Runaway aristocrat and boyfriend 'let baby die to stop her being taken into care' like their four other children

25 January 2024, 13:47 | Updated: 25 January 2024, 14:29

Constance Marten (l) and Mark Gordon (r)
Constance Marten (l) and Mark Gordon (r). Picture: Alamy

By Emma Soteriou and Fraser Knight

An aristocrat and her partner who went on the run with their newborn baby lived “off-grid” in freezing conditions before she died, the Old Bailey was told.

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Constance Marten, 36, and Mark Gordon 48, sparked a national manhunt when they went missing in January 2023, in an alleged bid to avoid their baby being taken into care.

Jurors heard that the infant was the couple's fifth baby, with their other children having been taken into care.

It was their "selfish desire" to keep the baby that ultimately led to her "entirely avoidable" death, prosecutor Tom Little KC said on Thursday.

Opening their trial at the Old Bailey, Mr Little described the couple as "reckless, utterly selfish, callous, cruel, arrogant and ultimately grossly negligent", adding that they treated the child "as if she was refuse" by dumping her in body in freezing conditions after months on the run.

"They put their relationship and their view of life before the life of a little baby girl," he told jurors.

Read more: Runaway aristocrat Constance Marten and lover Mark Gordon plead not guilty to baby daughter's manslaughter

Constance Marten (left) and Mark Gordon (right), seated with a dock officer at the Old Bailey in March last year
Constance Marten (left) and Mark Gordon (right), seated with a dock officer at the Old Bailey in March last year. Picture: Alamy

Mr Little said the defendants decided they "knew best" and ignored the advice they were given.

"They decided that, in the middle of a cold winter and in cruel and obviously dangerous weather conditions, they would deprive the baby of what it needed - warmth, shelter and food and ultimately safety," he said.

"They essentially went off-grid and lived in a tent with hardly any clothes, no means of keeping and remaining warm and dry, and with scarcely any food.

"Their selfish desire to keep their baby girl led inexorably to the death of that very baby.

"They went, and remained, on the run. Giving birth to the baby on the run. Not seeking any medical assistance before, during or after birth. Not registering the birth but moving from location to location.

"When the hunt by the authorities to find them, which became national front page news almost exactly a year ago, intensified, so their desperate selfishness increased and so did the risks and the dangers to the baby."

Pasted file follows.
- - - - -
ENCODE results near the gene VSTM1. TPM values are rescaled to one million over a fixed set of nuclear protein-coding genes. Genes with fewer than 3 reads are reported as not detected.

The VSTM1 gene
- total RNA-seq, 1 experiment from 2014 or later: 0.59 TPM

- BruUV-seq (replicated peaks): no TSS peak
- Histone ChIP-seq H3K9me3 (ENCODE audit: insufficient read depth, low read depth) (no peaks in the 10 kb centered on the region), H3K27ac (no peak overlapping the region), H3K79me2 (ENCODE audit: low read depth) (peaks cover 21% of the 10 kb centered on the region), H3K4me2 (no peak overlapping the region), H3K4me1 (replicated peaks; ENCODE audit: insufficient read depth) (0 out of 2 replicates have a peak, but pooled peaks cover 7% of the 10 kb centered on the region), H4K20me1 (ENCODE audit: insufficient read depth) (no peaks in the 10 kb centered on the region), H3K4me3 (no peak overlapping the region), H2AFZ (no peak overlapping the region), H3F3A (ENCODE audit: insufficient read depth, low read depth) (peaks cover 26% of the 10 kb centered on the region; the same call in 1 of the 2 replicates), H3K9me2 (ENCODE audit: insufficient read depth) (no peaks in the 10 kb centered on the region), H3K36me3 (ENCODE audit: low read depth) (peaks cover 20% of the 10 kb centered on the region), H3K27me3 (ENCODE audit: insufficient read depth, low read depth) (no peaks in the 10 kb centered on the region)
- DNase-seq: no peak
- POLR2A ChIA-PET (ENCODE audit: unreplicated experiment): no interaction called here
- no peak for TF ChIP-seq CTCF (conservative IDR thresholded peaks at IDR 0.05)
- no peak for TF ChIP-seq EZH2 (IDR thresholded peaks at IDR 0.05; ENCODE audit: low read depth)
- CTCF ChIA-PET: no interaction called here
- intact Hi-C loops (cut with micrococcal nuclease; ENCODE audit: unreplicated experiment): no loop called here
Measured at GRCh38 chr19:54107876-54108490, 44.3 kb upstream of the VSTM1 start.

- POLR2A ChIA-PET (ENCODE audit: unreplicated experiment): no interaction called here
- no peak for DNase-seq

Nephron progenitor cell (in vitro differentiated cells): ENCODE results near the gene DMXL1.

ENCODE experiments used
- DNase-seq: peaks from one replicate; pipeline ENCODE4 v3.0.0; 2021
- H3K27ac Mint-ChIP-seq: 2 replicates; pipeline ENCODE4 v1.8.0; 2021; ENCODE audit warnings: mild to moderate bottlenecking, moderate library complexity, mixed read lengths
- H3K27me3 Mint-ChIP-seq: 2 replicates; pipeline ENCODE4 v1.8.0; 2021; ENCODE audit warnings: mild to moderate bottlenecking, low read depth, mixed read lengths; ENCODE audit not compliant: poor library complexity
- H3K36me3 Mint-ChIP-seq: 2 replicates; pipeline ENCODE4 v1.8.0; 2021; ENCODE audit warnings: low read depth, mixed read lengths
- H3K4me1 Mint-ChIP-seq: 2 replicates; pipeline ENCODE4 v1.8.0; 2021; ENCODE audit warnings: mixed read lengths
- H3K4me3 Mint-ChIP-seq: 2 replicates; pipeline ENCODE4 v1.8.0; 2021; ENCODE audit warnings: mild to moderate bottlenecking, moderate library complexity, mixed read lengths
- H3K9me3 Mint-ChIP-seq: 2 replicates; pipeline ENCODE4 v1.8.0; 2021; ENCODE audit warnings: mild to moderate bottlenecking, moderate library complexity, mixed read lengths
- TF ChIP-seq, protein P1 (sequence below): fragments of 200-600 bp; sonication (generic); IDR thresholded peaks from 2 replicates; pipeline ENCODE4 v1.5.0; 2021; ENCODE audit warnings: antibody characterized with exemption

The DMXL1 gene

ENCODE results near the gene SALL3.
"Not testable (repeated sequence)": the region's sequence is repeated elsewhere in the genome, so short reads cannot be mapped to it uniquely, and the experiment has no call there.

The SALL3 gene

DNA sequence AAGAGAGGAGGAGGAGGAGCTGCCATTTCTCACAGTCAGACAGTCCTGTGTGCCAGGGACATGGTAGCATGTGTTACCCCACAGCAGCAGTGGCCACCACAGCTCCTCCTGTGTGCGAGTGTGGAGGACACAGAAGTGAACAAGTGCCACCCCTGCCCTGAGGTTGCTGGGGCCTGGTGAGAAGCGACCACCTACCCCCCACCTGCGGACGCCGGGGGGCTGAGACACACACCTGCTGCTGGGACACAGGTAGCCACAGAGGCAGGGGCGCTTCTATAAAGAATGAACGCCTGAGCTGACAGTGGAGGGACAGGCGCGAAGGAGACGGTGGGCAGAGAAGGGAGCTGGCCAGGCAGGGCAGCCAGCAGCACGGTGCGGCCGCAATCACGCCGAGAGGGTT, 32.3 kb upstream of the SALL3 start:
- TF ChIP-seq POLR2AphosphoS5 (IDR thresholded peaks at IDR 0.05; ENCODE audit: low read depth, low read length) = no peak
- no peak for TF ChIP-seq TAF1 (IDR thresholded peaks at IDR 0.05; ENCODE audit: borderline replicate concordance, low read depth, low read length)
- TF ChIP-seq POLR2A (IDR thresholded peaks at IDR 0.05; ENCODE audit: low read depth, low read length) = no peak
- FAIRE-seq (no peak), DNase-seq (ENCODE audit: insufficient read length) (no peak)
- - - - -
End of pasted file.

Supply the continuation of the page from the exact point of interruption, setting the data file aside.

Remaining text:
Marten became pregnant in early 2022 and gave birth after December 28, the court heard.

"No doubt because they knew that the child would be taken into care this pregnancy and the subsequent birth was concealed from everyone including family and friends, healthcare professionals and social services," Mr Little said.

Constance Marten's brother Tobias Marten and her mother Virginie de Selliers arrive at the Old Bailey.
Constance Marten's brother Tobias Marten and her mother Virginie de Selliers arrive at the Old Bailey. Picture: Alamy

The couple began camping in "freezing and obviously dangerous conditions on the South Downs with insufficient clothes, equipment and food and no medical assistance", the court was told.

Mr Little said they travelled hundreds of miles across the country after a car they were in was found on fire between junctions 3 and 4 of the M61 near Bolton on 5th January 2023.

He said they used taxis and paid in cash to move from the town to Liverpool, then Essex, East London and Newhaven in Sussex over the following few days, in one instance paying £475 for a ride.

He said: “The defendants fled the scene of the fire. A search of the vehicle found a large number of burner mobile phones in the vehicle.

“And wrapped in a towel in that car, was a placenta. That revealed the existence of a new-born baby and this is the new-born baby girl that lies at the heart of this case.

“As a result of the finding of the placenta, a high-risk missing persons enquiry was launched. It became bigger and bigger news as the days went on and despite this and the defendants becoming aware that they were front page news they did not contact the Police or other authorities. They tried to do exactly the opposite and hide their whereabouts.”

The jury heard that while in East London, Mark Gordon had bought a buggy for their baby but after deciding to camp, despite the cold temperatures, and buying a tent, sleeping bags and pillows, the buggy was “ditched” and instead a carrier bag was used to transport the newborn.

“All they have at this stage is the tent, sleeping bags, pillows, a buggy, a bag for life and the baby. A buggy that could’ve been able to keep the baby dry, was just left," jurors were told.

“The baby was then transferred and carried in a Lidl bag for life where it would appear it spent much of its life before it died.”

The couple deny manslaughter by gross negligence of the girl between January 4 and February 27 last year.

They are also charged with perverting the course of justice, concealing the birth of a child, child cruelty, and causing or allowing the death of a child.

The trial before Judge Mark Lucraft KC is expected to go on until March 8.